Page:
That turned me back to the two other Collegium 1704 recordings which a Czech benefactor sent me a couple of years ago featuring church music by Jan Dismas Zelenka, then the main man in Dresden and Bach's good friend. Of course anything is going to seem one-dimensional after the four of Bach, but I was charmed by the Requiem in D Zelenka composed for the year-long obsequies, also starting in 1733, in honour of that mostly ridiculous ruler and fortune squanderer Augustus the Strong. Charmed? Yes, because it's not the usual heavy-hearted affair. How odd to hear a Kyrie begin in bold major with drums and trumpets - the emphasis being on the 'lux per perpetua', presumably - and a Dies Irae that starts in incredibly jolly fashion.
Nothing outstays its welcome here, and though the writing for solo or paired instruments is penny-plain alongside Bach's, it's good to hear the chalumeau and to savour the bassoons chuntering downwards at the bass's Offertorium lines about Tartarus (Gardiner tells us how delighted Bach must have been by the Dresden bassoonists; apparently the Leipzig fagottist was feeble).
The Officio defunctorum, also for not-so-strong Augustus, on the other disc is more long winded but also stranger in parts; ditto the Responsoria pro hebdomadad sancta of 1723 in a second Collegium set, with some astounding chromatics and firework word-setting.
Above all, of course, I've been back to Collegium 1704's B minor Mass, which reveals how much that vital conductor Václav Luks has changed since the recording was made. I'd love to know what the players felt about the very special circumstances of the Eisenach performance.
I'll certainly never forget it - the crowning glory of an Easter Sunday which began in style with a Cranach masterpiece as focal point, and a more modest Bach mass to punctuate, in Weimar's Herderkirche. This shot, I hasten to add, taken long before the service began, with the church packed when we arrived.
*One that Bach very nearly lived to see. At the end of Gardiner's Chapter 13 there's another beguiling speculation - that he was readying the B minor Mass for the inauguration of the Catholic Hofkirche (the church on the right), finally completed the year after his death. The famous Frauenkirche (the dome to the left), a people's venture, which rose only to fall in World War II and rise again, improbably, in recent years - I saw both the ruins and the completion - must have been appearing on the skyline too.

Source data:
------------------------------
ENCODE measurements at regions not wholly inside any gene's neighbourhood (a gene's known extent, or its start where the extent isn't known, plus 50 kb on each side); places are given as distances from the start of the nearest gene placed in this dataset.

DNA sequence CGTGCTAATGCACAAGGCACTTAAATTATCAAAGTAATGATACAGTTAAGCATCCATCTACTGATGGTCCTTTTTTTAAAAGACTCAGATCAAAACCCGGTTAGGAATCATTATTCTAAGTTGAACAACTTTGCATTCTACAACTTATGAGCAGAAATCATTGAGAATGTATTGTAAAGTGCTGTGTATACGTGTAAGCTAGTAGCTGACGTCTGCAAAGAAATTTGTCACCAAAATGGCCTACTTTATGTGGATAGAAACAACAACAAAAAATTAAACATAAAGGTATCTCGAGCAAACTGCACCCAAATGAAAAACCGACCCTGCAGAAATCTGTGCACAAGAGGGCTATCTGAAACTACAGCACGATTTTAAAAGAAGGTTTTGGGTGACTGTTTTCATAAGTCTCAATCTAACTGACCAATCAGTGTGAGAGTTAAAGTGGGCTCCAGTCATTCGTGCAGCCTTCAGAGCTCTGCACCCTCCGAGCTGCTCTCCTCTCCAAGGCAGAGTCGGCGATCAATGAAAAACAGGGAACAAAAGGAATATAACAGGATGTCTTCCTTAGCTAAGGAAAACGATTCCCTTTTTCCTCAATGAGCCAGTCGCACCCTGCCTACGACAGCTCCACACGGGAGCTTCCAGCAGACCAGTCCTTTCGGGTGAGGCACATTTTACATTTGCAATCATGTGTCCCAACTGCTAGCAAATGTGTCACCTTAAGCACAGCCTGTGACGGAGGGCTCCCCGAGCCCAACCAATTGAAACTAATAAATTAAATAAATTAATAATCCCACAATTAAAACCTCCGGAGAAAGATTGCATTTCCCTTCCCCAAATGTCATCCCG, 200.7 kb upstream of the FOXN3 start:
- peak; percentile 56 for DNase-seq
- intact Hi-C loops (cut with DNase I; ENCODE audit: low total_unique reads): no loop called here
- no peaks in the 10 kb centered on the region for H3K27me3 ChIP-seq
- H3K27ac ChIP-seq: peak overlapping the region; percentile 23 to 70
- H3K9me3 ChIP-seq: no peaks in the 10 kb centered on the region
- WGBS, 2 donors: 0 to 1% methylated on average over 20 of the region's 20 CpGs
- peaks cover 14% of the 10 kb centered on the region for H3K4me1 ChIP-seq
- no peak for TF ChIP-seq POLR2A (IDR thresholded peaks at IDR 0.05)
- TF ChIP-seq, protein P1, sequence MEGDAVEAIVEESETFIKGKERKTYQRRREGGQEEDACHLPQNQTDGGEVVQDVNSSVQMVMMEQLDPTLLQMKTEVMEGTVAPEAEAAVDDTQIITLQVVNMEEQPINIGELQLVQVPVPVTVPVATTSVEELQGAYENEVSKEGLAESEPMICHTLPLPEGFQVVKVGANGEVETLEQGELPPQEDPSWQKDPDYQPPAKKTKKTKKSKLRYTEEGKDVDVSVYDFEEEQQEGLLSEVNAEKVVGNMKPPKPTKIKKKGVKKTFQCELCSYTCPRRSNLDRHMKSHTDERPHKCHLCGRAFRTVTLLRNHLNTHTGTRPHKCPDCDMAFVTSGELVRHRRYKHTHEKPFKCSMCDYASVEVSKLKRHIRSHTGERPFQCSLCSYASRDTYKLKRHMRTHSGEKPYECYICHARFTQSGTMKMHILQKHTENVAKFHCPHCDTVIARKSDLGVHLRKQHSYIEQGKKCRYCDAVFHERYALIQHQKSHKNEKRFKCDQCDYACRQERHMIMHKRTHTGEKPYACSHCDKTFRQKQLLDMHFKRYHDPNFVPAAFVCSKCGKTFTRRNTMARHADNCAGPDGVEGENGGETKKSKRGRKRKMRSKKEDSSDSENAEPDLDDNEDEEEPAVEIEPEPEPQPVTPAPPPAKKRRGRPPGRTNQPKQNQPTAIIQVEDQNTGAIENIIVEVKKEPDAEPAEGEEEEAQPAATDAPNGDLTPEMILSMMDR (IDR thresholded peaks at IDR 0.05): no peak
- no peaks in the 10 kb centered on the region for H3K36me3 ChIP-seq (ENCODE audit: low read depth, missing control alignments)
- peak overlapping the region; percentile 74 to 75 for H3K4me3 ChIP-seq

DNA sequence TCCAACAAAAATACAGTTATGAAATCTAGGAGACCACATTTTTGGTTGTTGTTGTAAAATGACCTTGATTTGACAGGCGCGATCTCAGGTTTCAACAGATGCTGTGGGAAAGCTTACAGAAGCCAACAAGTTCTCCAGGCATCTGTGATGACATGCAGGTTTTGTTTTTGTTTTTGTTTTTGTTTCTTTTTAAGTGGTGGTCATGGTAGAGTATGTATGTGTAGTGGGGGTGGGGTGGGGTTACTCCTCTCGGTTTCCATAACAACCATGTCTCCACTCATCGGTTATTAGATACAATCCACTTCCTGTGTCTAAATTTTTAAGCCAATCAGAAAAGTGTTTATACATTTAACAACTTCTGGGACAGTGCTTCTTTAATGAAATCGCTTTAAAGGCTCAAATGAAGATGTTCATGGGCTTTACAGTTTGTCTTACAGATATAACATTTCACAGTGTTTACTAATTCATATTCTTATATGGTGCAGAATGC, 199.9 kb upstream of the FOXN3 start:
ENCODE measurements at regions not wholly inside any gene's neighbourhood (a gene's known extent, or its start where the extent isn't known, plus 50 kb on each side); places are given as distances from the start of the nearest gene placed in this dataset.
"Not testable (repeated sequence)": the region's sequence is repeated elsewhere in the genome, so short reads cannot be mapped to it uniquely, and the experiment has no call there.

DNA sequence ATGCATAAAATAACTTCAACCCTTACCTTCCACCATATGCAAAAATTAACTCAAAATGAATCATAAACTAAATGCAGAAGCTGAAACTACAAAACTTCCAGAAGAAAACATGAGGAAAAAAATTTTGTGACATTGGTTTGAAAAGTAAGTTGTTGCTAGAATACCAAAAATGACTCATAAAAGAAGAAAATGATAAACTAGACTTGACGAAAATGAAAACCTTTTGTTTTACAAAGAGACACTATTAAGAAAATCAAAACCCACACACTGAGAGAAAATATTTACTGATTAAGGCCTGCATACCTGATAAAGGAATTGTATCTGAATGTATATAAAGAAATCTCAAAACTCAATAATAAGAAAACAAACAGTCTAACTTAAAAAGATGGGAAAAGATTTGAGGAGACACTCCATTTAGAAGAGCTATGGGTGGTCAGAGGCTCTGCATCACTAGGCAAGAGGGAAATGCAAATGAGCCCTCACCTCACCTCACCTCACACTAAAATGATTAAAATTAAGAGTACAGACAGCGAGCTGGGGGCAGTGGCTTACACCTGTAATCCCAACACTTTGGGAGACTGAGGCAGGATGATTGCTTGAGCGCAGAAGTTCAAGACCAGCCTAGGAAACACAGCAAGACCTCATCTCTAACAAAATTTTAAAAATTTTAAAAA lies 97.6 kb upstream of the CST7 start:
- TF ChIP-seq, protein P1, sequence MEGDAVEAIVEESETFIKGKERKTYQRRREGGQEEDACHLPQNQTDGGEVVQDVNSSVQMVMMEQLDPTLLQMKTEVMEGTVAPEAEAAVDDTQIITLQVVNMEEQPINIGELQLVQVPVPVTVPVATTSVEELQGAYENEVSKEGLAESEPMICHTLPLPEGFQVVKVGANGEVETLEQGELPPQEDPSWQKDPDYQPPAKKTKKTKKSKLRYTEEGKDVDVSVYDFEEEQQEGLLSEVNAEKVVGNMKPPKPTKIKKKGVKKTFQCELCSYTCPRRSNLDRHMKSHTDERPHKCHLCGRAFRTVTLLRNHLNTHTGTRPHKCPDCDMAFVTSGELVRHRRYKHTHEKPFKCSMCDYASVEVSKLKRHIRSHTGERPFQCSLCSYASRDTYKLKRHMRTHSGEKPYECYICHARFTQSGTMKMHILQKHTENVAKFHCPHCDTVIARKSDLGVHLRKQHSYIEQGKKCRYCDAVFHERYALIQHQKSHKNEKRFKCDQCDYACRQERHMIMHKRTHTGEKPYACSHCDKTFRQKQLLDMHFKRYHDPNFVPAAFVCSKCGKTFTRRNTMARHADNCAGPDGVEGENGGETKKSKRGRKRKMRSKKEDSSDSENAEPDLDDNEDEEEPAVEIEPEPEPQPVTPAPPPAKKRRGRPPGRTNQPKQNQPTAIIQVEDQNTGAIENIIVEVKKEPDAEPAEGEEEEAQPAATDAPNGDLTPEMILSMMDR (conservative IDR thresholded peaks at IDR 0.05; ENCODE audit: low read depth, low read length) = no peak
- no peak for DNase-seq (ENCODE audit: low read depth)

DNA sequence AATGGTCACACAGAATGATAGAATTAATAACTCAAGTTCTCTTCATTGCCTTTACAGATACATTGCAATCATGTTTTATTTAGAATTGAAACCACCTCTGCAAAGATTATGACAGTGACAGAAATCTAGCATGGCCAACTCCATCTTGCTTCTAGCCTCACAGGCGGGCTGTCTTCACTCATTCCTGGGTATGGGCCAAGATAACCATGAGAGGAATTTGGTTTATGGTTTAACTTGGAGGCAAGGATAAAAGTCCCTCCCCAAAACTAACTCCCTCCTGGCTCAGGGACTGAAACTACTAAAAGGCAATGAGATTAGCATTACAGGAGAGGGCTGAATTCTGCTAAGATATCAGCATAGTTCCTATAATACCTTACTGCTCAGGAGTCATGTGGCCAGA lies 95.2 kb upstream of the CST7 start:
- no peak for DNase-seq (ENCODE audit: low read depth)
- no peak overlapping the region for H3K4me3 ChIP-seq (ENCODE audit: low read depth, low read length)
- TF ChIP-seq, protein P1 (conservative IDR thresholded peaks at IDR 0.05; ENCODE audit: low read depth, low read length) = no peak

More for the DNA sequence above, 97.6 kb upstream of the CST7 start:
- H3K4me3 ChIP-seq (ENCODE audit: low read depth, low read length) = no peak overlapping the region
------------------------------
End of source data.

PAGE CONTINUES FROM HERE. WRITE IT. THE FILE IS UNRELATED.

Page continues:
Wednesday, 1 April 2015
That's actually a leap over the beltane bonfire on midsummer night, a Johannissprung, rather than a celebration of the day itself, but I felt quite like jumping high after 10 weeks with the Opera in Depth students on Wagner's Die Meistersinger von Nürnberg, culminating in our own Johannistag two Mondays back, a good few months before the eagerly-anticipated time itself.
Our constant companions have been three DVDs and snippets from the seven recordings I possess, and over time it became clear which stood out among the others. None of the films matched up to Richard Jones's ENO production throughout. Stefan Herheim's Salzburg staging is far too mannered to home in on the human qualities of its leading characters; we watched wildly overacting chorenes and/or actors around David in Act One and an expressionistic handling of Act Two's opening scenes. McVicar's Glyndebourne show is beautifully filmed by Francois Roussillon, but I already knew its shortcomings, namely some serious miscasting - less in Gerald Finley's Sachs than in the Eva and Walter - and a cramped , unfocused final scene. I used it for the scenes with Beckmesser, since Johannes Martin Kränzle is the real star.
The cameraman for Nikolaus Lehnhoff's Zurich Meistersinger wanders all over the place and tries too many arty angles, but there's definitely a core here. When I saw that team in concert on the South Bank, José van Dam's Sachs seemed a little blunted in timbre, but he's such a sympathetic actor and makes us believe so in Sachs's serious disillusionment that the decision to help his love-rival seems all the more heroic. And who could not warm to Peter Seiffert's Walter? Michael Volle's Beckmesser is all the better, too, for being a real person, the proper mixture of arrogance, nastiness and insecurity. More gravitas needed from Welser-Möst, but there's plenty in an oddly disconcerting - but not unjubilant - final scene with hints of Regensburg's neoclassical Valhalla and the chorus in contemporary casual dress (I see our Lottie in there from time to time, too).
When I compared Parsifals for Radio 3's Building a Library, the leader was crystal-clear: Kubelik's studio recording with a perfect cast, only buried for decades because of Karajan's jealous machinations. And Kubelik's 1967 Meistersinger comes out on top for me, too. I wouldn't chuck out my Karajan, especially for the midsummer night tenderness of Act 2 and the Staatskapelle Dresden sound which seems to move him to more warmth than usual. Norman Bailey is good for majestic Goodall and majestic for bumpy Solti, while the old Kempe moves so easily and has the best Eva in Elisabeth Grümmer. But Kubelik's cast is the best overall, and while Gundula Janowitz is a bit tremulous in the bigger Wagnerian moments, she lights up the conversations and the best quintet since Elisabeth Schumann, Lauritz Melchior, Friedrich Schorr et al for Barbirolli. So three more cheers for Arts Archives in keeping this recording in the catalogues.